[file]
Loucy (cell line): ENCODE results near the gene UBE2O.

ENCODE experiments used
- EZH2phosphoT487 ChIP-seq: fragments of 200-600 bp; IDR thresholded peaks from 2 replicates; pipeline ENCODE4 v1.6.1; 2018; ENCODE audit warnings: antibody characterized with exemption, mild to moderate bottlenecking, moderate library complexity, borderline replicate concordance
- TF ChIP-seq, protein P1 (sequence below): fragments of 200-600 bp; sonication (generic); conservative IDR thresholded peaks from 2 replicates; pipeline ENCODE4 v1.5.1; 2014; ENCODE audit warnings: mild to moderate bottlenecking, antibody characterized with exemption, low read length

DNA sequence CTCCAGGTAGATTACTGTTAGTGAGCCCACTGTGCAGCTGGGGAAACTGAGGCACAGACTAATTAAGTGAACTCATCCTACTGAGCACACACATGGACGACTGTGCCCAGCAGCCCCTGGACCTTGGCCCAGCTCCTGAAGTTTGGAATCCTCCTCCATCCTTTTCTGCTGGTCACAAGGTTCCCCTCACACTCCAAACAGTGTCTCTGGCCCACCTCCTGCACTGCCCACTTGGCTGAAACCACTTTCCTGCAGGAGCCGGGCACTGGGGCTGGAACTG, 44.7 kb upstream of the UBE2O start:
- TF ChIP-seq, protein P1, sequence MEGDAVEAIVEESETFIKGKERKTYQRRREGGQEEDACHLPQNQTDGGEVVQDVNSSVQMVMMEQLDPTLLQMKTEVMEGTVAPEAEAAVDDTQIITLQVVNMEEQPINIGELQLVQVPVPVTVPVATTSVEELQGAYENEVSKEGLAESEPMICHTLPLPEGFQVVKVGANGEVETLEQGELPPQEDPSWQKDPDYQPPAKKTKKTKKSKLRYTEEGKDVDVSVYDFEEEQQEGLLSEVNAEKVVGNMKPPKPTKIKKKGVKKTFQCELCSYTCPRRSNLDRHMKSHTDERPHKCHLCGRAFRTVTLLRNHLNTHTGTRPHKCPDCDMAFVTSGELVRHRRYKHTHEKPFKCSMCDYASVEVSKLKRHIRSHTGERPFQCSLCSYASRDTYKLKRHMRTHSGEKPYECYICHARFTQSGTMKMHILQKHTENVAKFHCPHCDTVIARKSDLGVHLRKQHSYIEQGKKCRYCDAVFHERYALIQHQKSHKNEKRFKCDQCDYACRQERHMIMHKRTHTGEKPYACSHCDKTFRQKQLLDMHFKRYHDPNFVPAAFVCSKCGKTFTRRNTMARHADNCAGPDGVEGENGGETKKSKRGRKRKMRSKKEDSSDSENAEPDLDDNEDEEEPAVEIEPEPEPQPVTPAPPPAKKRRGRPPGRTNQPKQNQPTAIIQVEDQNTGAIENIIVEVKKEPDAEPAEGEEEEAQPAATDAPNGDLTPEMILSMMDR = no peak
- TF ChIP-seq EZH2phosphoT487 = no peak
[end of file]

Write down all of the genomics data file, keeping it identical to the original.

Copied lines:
Loucy (cell line): ENCODE results near the gene UBE2O.

ENCODE experiments used
- EZH2phosphoT487 ChIP-seq: fragments of 200-600 bp; IDR thresholded peaks from 2 replicates; pipeline ENCODE4 v1.6.1; 2018; ENCODE audit warnings: antibody characterized with exemption, mild to moderate bottlenecking, moderate library complexity, borderline replicate concordance
- TF ChIP-seq, protein P1 (sequence below): fragments of 200-600 bp; sonication (generic); conservative IDR thresholded peaks from 2 replicates; pipeline ENCODE4 v1.5.1; 2014; ENCODE audit warnings: mild to moderate bottlenecking, antibody characterized with exemption, low read length

DNA sequence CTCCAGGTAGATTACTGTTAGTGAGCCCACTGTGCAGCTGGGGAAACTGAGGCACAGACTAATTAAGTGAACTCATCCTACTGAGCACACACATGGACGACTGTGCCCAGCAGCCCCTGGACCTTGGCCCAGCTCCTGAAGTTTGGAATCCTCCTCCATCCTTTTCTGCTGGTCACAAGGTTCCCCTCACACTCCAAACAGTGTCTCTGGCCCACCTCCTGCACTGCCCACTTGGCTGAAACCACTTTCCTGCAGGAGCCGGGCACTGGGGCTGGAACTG, 44.7 kb upstream of the UBE2O start:
- TF ChIP-seq, protein P1, sequence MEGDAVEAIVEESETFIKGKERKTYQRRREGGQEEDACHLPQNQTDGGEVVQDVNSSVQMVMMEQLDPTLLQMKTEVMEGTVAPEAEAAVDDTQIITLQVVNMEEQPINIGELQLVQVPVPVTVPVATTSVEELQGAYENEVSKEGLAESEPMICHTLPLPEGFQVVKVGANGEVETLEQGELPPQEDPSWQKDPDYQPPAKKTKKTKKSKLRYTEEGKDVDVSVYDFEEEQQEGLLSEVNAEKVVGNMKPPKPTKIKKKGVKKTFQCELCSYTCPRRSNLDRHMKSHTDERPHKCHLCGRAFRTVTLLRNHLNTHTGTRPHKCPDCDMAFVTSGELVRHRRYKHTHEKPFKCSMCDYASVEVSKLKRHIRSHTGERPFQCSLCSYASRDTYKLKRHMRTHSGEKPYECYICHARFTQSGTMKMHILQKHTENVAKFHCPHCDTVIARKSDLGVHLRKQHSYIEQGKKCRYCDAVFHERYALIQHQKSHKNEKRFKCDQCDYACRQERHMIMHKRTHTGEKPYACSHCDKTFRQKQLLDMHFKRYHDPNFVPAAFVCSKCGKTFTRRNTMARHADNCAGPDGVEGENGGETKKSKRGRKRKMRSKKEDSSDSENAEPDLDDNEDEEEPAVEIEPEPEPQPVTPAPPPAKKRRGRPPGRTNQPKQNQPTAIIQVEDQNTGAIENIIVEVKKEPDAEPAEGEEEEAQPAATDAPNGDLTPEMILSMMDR = no peak
- TF ChIP-seq EZH2phosphoT487 = no peak